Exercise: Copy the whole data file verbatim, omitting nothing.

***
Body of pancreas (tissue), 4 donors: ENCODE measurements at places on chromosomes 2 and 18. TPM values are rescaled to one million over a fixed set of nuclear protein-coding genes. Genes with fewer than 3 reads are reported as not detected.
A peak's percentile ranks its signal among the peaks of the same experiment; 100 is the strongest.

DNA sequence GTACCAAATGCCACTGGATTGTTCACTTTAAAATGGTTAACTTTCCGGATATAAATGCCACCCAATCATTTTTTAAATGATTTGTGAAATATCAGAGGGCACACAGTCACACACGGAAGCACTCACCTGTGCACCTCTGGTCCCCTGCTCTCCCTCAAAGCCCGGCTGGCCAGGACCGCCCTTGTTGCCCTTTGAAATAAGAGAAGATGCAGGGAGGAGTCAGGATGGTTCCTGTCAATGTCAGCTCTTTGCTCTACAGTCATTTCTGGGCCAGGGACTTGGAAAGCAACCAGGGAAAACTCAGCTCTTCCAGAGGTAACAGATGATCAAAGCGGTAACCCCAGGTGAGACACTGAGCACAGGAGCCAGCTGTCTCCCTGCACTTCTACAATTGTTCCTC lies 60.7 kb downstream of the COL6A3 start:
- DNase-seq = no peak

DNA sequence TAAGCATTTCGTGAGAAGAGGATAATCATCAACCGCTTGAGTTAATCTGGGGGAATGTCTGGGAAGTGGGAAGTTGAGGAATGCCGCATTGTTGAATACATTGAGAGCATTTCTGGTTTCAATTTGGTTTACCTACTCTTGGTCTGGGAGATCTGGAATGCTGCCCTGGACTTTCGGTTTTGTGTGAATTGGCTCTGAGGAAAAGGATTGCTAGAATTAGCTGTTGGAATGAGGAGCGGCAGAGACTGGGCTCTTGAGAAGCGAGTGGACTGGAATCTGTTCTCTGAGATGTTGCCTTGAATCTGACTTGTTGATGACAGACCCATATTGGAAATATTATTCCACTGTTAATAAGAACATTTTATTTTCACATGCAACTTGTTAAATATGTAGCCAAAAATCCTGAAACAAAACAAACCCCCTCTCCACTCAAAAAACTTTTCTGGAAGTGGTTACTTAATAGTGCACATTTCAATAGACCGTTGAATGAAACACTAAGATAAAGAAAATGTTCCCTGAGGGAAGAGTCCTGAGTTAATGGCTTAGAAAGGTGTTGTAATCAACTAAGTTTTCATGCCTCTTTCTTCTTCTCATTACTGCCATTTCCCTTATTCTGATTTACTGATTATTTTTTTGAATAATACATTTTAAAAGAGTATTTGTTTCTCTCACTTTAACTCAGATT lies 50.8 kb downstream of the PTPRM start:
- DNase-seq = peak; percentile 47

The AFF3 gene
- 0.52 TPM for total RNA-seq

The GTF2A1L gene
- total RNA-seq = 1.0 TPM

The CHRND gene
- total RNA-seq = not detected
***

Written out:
Body of pancreas (tissue), 4 donors: ENCODE measurements at places on chromosomes 2 and 18. TPM values are rescaled to one million over a fixed set of nuclear protein-coding genes. Genes with fewer than 3 reads are reported as not detected.
A peak's percentile ranks its signal among the peaks of the same experiment; 100 is the strongest.

DNA sequence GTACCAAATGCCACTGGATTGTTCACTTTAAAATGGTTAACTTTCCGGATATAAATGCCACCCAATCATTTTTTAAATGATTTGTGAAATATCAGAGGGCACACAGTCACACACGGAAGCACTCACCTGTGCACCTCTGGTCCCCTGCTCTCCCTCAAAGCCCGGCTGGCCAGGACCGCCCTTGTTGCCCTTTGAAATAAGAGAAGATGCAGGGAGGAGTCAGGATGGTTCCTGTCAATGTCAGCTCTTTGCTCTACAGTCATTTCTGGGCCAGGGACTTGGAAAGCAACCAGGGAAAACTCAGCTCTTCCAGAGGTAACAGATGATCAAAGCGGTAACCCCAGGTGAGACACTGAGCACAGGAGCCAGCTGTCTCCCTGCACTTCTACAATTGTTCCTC lies 60.7 kb downstream of the COL6A3 start:
- DNase-seq = no peak

DNA sequence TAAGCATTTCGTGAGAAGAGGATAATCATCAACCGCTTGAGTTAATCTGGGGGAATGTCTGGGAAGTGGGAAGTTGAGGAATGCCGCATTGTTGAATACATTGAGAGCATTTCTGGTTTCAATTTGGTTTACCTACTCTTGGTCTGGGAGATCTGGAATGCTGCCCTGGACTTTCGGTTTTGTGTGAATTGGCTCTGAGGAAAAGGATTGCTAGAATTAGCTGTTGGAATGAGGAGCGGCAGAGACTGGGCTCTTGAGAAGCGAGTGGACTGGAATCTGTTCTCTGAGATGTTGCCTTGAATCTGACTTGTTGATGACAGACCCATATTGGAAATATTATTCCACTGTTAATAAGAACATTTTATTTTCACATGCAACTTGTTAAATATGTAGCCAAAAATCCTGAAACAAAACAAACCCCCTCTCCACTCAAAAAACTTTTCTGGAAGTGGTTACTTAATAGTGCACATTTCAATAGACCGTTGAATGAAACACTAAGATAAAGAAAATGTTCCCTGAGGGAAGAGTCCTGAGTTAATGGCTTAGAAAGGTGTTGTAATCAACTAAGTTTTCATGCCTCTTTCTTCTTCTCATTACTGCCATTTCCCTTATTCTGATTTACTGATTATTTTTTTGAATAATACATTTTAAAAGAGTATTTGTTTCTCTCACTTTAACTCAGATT lies 50.8 kb downstream of the PTPRM start:
- DNase-seq = peak; percentile 47

The AFF3 gene
- 0.52 TPM for total RNA-seq

The GTF2A1L gene
- total RNA-seq = 1.0 TPM

The CHRND gene
- total RNA-seq = not detected